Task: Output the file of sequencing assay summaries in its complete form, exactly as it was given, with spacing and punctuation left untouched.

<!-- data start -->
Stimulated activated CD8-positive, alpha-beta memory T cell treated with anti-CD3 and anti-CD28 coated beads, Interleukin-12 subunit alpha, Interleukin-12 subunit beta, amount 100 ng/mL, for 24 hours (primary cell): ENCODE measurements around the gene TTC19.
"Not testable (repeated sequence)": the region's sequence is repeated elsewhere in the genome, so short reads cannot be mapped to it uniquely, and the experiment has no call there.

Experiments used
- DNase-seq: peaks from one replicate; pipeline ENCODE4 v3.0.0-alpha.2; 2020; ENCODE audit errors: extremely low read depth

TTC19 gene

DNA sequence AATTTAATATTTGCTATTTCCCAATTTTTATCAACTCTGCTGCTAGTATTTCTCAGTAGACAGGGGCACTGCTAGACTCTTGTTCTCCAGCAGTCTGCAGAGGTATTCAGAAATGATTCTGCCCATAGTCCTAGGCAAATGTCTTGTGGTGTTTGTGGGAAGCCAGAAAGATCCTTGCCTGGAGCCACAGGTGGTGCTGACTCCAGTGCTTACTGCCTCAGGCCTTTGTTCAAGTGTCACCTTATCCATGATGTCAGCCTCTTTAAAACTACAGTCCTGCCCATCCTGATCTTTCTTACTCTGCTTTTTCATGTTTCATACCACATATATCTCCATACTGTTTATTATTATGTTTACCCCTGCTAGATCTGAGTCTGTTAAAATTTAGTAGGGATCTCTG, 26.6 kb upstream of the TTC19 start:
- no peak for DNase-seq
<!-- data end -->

Stimulated activated CD8-positive, alpha-beta memory T cell treated with anti-CD3 and anti-CD28 coated beads, Interleukin-12 subunit alpha, Interleukin-12 subunit beta, amount 100 ng/mL, for 24 hours (primary cell): ENCODE measurements around the gene TTC19.
"Not testable (repeated sequence)": the region's sequence is repeated elsewhere in the genome, so short reads cannot be mapped to it uniquely, and the experiment has no call there.

Experiments used
- DNase-seq: peaks from one replicate; pipeline ENCODE4 v3.0.0-alpha.2; 2020; ENCODE audit errors: extremely low read depth

TTC19 gene

DNA sequence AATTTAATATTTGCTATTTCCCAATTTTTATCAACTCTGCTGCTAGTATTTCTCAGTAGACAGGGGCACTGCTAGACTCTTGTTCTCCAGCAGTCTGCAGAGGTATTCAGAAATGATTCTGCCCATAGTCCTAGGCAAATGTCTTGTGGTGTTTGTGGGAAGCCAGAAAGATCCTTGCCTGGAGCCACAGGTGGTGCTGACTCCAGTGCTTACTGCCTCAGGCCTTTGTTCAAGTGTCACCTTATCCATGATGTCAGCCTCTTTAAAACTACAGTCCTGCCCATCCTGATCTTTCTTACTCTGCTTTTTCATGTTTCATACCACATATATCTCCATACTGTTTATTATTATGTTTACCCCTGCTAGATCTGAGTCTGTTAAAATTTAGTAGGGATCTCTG, 26.6 kb upstream of the TTC19 start:
- no peak for DNase-seq